These problems, or questions, were of the following nature:

  • ”If the user clicks “open in new tab” should the browser just launch the video player or the same page with the player embedded to allow deep linking?”
  • ”If the user had started watching the movie earlier closed the browser in the middle, should the movie start over or continue from where it was left off?”

These are aspects directly related to the functionality of the application. The author goes on to say that they can block development and lead to developers or program managers having to contact the clients and wait for an answer. The main problems lies with the assertion that this is somehow not desirable. I will argue that it is, and furthermore, that it is one of the cornerstones of agile development [2]. The clients need to be regularly involved in the development process, and it is imperative that both the engineers and the clients understand this from day one. BDD is not a replacement for iterative development and continuous communication. The necessity is made even clearer considering the fact that we know the least about the requirements in the beginning stages of a project [3].

Another consideration is of course the technical expertise of the client. I would argue that the communication is even more important in projects with non-technical clients, who will not necessarily review the code base. In such circumstance, BDD seems promising in its ability to effectively translate business requirements into test cases, but again, this differs from getting those business requirements right in the first place. The business requirements are always courtesy of the client and therefore it would be dangerous to make any assumptions with regards to the questions that arose following the initial user story given as an example above. BDD cannot answer the question if the application should allow streaming of multiple movies at once, only the client can.

Client or customer feedback is a fundamental part of getting things right in an agile project. An interesting approach is that of Complaint-Driven Development [4], somewhat humorously outlined in a Coding Horror blog post. Such an approach explicitly emphasizes the developer-client relationship and the never-ending feedback cycle between the stakeholders.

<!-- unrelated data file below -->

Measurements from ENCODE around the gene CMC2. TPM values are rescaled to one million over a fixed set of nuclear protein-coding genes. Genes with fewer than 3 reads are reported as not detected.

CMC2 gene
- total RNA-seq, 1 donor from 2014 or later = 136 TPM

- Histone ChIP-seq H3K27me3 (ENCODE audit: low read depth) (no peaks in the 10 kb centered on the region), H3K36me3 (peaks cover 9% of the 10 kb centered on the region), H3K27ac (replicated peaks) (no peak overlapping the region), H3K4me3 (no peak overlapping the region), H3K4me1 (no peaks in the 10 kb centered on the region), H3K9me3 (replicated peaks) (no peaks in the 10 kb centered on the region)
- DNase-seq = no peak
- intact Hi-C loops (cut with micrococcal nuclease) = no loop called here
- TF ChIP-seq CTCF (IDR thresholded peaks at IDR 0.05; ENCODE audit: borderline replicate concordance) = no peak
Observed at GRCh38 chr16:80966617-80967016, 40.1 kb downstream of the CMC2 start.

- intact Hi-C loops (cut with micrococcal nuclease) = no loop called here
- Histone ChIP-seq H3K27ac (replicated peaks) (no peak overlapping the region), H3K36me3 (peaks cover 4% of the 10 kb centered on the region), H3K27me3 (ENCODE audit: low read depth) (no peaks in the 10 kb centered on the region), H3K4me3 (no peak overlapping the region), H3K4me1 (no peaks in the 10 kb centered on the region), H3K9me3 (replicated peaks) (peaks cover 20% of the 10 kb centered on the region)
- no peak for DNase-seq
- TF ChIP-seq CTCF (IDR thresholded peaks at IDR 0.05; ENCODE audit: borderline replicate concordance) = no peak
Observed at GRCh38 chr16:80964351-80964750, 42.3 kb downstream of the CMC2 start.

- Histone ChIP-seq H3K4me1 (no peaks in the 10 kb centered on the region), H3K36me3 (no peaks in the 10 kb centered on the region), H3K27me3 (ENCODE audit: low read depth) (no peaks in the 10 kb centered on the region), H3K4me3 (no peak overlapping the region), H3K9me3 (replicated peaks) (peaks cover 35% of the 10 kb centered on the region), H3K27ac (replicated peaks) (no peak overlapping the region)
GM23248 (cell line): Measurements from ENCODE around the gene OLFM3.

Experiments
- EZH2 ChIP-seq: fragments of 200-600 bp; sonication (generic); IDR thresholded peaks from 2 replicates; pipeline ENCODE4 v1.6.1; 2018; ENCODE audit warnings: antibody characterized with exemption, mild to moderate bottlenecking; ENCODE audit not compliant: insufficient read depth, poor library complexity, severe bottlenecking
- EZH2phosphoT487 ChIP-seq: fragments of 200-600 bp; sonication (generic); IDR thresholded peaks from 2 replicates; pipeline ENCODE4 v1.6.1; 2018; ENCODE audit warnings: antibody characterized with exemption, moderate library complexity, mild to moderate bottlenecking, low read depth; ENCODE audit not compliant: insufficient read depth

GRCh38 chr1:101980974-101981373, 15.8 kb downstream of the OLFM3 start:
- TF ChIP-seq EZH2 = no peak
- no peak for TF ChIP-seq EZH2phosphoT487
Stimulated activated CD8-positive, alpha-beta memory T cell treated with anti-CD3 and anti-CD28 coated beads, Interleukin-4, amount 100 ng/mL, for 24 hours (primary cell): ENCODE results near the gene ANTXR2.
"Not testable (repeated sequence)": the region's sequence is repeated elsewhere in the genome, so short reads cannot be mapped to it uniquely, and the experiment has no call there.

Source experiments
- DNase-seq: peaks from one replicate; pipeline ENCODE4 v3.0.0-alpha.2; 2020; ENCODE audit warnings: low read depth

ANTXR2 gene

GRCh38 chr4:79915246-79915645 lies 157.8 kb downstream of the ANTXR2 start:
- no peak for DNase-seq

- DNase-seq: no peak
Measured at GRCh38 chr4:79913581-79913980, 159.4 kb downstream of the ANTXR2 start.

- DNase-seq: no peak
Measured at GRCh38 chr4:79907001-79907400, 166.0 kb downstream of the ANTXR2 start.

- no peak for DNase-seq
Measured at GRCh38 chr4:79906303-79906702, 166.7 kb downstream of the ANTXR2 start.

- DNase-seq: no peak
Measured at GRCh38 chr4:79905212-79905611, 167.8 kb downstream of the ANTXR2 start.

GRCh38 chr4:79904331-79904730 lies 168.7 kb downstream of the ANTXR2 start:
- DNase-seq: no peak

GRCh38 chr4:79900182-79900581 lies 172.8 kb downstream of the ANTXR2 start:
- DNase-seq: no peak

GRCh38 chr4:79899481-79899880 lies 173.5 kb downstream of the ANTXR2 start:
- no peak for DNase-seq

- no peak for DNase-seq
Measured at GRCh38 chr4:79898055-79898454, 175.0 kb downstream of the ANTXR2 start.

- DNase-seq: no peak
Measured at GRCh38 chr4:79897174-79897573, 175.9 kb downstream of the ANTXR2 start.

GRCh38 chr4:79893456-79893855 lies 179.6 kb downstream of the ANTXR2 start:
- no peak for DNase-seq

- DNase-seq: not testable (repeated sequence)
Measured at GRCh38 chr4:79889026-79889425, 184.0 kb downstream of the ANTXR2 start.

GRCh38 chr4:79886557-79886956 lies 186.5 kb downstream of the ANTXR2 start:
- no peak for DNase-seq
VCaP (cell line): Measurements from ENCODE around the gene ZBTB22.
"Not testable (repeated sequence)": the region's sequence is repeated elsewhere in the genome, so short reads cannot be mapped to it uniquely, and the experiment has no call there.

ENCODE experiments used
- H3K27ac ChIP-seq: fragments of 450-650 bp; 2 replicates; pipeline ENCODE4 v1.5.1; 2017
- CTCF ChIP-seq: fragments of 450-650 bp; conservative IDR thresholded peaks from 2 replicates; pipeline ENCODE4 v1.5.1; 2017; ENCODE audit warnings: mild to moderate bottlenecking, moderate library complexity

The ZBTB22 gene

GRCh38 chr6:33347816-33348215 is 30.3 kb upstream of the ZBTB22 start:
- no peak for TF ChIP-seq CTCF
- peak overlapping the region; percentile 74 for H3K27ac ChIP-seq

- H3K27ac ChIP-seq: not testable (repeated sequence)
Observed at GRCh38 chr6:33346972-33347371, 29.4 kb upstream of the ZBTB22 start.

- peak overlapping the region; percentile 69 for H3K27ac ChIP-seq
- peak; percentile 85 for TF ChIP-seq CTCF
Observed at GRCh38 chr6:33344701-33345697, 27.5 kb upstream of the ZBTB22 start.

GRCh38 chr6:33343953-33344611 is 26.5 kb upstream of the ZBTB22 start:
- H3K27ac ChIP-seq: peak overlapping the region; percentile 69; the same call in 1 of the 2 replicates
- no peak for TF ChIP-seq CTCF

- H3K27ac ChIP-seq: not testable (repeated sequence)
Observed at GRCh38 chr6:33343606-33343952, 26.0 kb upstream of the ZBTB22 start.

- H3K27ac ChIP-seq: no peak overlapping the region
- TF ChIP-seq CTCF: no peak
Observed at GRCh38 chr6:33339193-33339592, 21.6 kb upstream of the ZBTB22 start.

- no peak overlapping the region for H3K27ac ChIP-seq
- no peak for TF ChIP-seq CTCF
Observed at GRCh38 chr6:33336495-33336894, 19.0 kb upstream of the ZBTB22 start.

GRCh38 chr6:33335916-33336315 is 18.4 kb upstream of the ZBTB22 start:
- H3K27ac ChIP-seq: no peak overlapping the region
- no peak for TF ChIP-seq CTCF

Lastly, the author highlights another interesting issue in the ways that developers think. Engineers and testers think in code. Most often, clients do not. Dealing with this problems is arguably the single most important characteristic of BDD. It helps developers understand requirements in a different manner, a manner that is tighter coupled with the user story. With that in mind, I agree with some of the conclusions made about BDD in the original article, regardless of my critique of its capabilities in this brief response.

3. Conclusion

It certainly does seem to push for better code standards, meaning that the relation between the business description and the code is not arbitrary. They both follow the pattern of: Given some condition X—> When I do Y —> Z happens. If this is inherently better than any other method is difficult to say, but it certainly makes the code clear, concise and thus, arguably, easier to maintain. It does not, however, solve the communication problem, nor is it even intended to in my mind. It does overcome the translation problem, but the requirements must still be defined, and as clients, we do not always know what we want right from the start.


[1] https://blog.inf.ed.ac.uk/sapm/2014/02/14/behaviour-driven-development-bridging-the-gap-between-stakeholders-and-designers/

[2] http://www.allaboutagile.com/agile-principle-1-active-user-involvement-is-imperative/

[3] A. Clarke, ”Software Engineering Process and Management”, University of Edinburgh, 2013/2014

[4] http://www.codinghorror.com/blog/2014/02/complaint-driven-development.html

Choosing the right tools for the job.

As a result of software development being a fairly new undertaking, no one methodology has yet been able to claim the throne and be the one methodology to rule them all. In fact, there are many methodologies in use and new ones appearing frequently enough to cause shifts in the ways we develop software. One can at least discern ’categories’ in which these methodologies belong, agile vs. heavyweight [1], each of which has their distinctive characteristics.

Before presenting an overview of these characteristics, it needs to be stated that this post assumes that a methodology is needed for any kind of large-scale software project. That being said, it seems as if choosing a methodology is as much a stage in the development process as the development of the software itself, but more on that in a while.

The key characteristics 

There are many agile methods to choose from, such as scrum [2] and extreme programming [3]. Boehm [4] points out some common characteristics among them all. He notes the idea that the lack of documentation is made up for by implicit developer knowledge and that, therefore, agile methods may require a group of more experienced developers. Instead of adhering to a set of processes and tools, agile methods emphasize the individuals working in a project, as well the project itself being amenable to changes during its duration. The last characteristic explains the name, as there is inherent agility in agile methods.